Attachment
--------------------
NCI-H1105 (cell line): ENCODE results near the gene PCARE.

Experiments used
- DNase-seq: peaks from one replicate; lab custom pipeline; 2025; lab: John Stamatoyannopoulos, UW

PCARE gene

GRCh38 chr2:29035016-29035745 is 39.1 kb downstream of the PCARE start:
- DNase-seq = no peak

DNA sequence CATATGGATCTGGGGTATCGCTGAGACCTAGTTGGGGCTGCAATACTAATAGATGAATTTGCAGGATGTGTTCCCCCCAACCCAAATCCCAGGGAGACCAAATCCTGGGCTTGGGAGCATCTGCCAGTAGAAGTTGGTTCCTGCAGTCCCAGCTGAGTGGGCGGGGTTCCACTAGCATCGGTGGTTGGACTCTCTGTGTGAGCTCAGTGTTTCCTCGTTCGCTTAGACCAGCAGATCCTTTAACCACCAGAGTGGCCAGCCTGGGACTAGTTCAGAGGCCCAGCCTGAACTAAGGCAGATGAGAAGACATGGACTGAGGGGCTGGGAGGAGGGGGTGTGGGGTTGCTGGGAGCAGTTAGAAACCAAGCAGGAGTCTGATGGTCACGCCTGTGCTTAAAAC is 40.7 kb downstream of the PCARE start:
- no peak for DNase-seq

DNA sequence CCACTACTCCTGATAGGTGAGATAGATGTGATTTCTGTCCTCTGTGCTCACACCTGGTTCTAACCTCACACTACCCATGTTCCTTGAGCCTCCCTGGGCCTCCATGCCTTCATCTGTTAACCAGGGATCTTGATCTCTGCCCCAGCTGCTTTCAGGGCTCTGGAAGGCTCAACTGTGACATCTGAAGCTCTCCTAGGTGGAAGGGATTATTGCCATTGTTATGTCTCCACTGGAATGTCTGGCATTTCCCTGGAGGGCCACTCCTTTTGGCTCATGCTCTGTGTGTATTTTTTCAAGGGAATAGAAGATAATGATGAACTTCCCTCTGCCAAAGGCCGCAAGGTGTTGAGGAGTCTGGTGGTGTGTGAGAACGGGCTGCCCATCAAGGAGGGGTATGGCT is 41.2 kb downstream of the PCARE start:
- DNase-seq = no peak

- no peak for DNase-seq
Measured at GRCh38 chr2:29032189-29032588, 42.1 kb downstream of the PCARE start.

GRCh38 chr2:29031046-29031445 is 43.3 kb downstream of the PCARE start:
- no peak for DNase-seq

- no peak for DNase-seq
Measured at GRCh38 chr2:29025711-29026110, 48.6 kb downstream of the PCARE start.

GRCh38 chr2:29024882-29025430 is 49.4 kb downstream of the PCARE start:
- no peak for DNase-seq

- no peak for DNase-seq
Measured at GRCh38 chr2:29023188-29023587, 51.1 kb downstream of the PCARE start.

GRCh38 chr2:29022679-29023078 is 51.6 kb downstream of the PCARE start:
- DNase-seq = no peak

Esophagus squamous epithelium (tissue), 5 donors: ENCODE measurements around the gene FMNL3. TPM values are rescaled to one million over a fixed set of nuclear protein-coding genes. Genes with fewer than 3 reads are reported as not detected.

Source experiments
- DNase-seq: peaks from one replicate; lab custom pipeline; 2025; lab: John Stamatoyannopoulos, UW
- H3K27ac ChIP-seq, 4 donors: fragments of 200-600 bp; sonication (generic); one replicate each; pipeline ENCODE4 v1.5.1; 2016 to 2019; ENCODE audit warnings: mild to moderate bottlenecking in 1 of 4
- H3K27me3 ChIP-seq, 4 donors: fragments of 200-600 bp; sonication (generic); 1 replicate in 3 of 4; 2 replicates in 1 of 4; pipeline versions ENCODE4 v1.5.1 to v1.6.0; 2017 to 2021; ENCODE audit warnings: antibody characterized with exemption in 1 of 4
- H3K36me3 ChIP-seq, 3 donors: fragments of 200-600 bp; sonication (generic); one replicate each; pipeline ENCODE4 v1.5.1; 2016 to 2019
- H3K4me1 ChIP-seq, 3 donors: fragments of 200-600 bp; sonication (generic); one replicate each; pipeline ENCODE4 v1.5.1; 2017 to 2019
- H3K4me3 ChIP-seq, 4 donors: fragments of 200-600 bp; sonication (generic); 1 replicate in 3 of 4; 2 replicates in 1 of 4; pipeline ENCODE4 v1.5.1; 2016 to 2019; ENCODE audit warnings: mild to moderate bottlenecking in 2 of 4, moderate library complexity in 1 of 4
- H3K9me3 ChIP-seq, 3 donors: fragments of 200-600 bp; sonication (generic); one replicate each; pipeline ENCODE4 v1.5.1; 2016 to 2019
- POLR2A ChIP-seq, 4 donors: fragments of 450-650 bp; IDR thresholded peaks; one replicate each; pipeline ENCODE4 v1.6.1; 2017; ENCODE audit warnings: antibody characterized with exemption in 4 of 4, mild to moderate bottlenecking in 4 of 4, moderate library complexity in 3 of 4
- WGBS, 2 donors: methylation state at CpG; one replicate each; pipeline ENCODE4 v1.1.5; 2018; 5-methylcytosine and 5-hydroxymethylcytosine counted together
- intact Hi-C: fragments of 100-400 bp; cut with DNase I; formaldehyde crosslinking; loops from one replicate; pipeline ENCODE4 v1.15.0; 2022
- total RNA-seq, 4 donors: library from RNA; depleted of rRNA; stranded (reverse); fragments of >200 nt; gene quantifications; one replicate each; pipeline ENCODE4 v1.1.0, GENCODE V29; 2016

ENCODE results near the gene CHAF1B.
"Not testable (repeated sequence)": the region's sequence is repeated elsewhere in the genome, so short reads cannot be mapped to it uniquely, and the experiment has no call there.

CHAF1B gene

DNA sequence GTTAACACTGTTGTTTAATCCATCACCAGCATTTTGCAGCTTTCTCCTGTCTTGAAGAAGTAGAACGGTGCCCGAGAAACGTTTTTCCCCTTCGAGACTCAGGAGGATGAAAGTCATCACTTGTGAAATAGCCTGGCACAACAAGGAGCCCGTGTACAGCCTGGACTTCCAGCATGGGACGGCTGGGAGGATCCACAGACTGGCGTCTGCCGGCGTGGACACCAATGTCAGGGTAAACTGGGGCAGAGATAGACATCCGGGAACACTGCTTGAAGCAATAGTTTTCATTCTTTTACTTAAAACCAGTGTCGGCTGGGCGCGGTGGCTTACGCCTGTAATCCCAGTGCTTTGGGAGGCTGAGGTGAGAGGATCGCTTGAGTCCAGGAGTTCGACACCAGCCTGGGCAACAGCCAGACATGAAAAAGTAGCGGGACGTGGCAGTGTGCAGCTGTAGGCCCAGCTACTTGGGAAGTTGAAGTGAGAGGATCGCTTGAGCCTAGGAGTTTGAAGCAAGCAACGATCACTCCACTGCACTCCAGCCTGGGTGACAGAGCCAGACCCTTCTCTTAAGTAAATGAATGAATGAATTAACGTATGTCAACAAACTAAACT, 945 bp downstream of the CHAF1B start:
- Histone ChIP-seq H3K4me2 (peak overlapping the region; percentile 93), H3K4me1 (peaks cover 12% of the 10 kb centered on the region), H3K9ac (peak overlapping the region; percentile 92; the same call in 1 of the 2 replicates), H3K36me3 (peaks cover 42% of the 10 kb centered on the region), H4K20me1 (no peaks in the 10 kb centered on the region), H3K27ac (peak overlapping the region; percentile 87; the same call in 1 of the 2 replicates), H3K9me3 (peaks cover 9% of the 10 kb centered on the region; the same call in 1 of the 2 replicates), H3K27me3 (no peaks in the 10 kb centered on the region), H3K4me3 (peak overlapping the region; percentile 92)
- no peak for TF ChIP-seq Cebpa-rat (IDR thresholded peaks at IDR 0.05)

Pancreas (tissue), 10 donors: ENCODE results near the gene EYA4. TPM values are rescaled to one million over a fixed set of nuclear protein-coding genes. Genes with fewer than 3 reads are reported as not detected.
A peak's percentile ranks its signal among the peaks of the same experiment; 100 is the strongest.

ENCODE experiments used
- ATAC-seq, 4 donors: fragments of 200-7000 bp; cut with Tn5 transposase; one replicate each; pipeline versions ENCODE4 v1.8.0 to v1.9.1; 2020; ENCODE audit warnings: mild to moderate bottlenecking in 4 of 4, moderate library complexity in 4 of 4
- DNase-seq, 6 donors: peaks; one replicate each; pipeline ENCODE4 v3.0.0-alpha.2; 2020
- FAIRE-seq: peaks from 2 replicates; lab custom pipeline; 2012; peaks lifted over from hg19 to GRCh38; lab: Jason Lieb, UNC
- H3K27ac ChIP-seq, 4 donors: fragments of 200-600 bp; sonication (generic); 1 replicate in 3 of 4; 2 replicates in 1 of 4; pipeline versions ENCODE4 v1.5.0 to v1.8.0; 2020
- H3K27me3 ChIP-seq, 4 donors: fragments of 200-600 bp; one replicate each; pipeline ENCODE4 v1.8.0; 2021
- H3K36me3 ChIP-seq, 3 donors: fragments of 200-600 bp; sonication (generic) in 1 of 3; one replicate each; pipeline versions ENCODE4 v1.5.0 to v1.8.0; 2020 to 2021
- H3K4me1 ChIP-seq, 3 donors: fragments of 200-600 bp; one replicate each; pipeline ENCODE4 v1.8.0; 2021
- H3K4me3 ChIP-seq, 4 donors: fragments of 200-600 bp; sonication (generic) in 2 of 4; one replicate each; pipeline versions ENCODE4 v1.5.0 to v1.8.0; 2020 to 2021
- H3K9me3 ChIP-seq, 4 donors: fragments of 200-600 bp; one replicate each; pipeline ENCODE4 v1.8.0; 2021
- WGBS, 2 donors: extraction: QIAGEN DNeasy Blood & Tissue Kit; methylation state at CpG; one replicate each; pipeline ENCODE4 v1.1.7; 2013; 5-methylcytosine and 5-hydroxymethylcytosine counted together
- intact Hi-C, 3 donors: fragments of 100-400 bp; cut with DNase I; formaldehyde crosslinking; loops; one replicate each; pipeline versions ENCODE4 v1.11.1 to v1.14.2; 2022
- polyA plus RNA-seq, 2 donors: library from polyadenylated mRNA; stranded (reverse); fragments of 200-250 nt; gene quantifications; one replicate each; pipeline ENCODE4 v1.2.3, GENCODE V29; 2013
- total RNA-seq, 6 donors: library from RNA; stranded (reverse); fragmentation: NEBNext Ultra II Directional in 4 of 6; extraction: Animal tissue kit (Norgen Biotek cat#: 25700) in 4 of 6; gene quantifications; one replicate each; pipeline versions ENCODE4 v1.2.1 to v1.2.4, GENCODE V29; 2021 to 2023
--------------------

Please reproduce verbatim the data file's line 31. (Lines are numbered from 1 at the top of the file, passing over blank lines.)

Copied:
- H3K9me3 ChIP-seq, 3 donors: fragments of 200-600 bp; sonication (generic); one replicate each; pipeline ENCODE4 v1.5.1; 2016 to 2019